In California, Jerry Brown -- the geriatric wingnut being offered by the Dems as a kind of counter-point to Nevada's Angle -- at an Oct. 12 debate tries to shrug off the fact that one of his aides suggested his opponent be characterized as a "whore" on a taped telephone call and the crowd bristles at his cluelessness and insensitivity.

Democratic candidate for Senate Joe Manchin is about to lose in West Virginia -- but then it turns out his opponent's TV producer used a derogatory term about country folk in a casting notice for an ad and next thing you know, Manchin is in the driver's seat entering the final couple weeks of the campaign.

Carl Paladino, running for governor of New York, is more famous for his taste in porn than actually anything he has ever accomplished on the public stage. Sarah Palin gets air time cheering on her dancing daughter. The Dems will be crushed. The Dems will rebound. The U.S. Chamber of Commerce is funneling foreign money to the campaign. Or maybe it's not. But who cares? It could be and since Americans are fed up with someone, let's direct the anger at them.

Perhaps the greatest howler of them all from my point of view comes in Peter Baker's excellent profile of Barack Obama in this Sunday's New York Times's Magazine. In this thoughtful, exceptionally well-written and reported piece, Baker portrays a reflective president contemplating his political fortunes on the eve of what could be a pretty rough midterm election. In one particularly pivotal paragraph, he writes:

Most of all, (Obama) has learned that, for all his anti-Washington rhetoric, he has to play by Washington rules if he wants to win in Washington. It is not enough to be supremely sure that he is right if no one else agrees with him. "Given how much stuff was coming at us," Obama told me, "we probably spent much more time trying to get the policy right than trying to get the politics right. There is probably a perverse pride in my administration -- and I take responsibility for this; this was blowing from the top -- that we were going to do the right thing, even if short-term it was unpopular. And I think anybody who's occupied this office has to remember that success is determined by an intersection in policy and politics and that you can't be neglecting of marketing and P.R. and public opinion."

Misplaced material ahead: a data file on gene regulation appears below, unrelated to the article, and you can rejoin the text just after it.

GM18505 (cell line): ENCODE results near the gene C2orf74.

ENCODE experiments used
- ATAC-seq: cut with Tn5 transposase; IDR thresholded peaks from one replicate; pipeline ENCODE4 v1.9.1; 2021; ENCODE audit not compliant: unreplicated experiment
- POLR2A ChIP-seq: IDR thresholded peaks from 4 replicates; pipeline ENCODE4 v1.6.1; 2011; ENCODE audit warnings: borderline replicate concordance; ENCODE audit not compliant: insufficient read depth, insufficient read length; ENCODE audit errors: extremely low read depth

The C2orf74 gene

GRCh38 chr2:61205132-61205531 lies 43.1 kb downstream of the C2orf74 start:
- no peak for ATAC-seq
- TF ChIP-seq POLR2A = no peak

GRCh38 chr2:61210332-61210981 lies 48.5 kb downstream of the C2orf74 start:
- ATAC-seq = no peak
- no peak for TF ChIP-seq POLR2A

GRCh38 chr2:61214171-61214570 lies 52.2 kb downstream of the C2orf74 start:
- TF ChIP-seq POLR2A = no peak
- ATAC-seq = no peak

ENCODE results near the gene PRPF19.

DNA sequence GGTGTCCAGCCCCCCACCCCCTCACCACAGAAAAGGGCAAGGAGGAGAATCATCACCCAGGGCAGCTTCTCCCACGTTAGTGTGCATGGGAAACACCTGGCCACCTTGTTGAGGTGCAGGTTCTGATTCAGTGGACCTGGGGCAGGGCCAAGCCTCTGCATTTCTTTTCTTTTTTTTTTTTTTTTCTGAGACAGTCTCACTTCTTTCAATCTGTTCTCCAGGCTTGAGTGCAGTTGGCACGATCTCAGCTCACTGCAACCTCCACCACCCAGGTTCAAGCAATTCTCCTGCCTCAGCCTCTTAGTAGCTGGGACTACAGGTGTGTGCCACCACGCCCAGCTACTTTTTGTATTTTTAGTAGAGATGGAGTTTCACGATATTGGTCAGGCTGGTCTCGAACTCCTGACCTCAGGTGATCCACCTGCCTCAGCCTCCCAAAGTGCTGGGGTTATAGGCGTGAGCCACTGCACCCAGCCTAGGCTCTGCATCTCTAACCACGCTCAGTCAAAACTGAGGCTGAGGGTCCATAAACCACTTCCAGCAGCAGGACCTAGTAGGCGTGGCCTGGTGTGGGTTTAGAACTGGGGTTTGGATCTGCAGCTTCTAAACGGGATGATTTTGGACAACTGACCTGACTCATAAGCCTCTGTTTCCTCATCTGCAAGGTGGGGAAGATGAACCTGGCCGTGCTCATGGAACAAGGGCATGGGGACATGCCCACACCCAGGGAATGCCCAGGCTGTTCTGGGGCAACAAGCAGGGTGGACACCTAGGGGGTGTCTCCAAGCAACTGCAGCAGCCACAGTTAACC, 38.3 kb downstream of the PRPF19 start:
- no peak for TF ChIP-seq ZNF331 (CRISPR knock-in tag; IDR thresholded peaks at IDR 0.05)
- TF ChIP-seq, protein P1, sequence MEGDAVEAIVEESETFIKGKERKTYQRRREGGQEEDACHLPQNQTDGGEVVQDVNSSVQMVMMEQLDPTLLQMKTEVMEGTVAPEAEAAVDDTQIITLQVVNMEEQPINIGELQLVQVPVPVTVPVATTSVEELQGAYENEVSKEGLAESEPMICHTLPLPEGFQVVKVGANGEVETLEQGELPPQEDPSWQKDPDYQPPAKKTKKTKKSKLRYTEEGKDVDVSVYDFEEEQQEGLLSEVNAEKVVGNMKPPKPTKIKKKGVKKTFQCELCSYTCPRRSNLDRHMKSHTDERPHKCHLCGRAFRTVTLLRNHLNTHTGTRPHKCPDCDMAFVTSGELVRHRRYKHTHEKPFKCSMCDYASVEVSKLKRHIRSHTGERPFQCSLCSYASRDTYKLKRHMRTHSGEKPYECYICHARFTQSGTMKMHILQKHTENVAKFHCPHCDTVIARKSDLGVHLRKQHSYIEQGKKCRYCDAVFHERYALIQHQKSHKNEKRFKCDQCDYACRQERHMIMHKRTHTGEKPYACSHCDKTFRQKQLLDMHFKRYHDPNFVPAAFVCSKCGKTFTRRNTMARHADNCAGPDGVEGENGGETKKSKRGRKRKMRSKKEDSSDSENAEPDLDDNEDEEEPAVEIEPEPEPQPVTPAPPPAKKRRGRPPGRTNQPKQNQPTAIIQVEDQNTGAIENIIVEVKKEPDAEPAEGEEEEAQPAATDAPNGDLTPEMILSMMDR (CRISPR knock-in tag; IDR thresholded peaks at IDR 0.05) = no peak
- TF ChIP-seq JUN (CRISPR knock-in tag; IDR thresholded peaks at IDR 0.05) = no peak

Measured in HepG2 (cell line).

When did Tina Fey have the time to write this while preparing for that live shoot of her show? What wry hilarity. They spent too much time trying to get the policy right rather than getting the politics right? Really? Sorry, I must have been watching another channel. It seems to me that every single move of this administration from the size and shape of the stimulus to the switch from Iraq to Afghanistan, from avoiding what really needed to be done on health care to avoiding doing anything meaningful on climate change, from taking the stands he did on financial reform and sidestepping the issues he wanted to avoid on the same, were all based on political factors. The president deserves considerable credit for all he has accomplished -- but let's please try for a trifle more honesty and self-awareness. Let's stop trying to sell what Bo left in the Rose Garden as a bowl of pudding, please.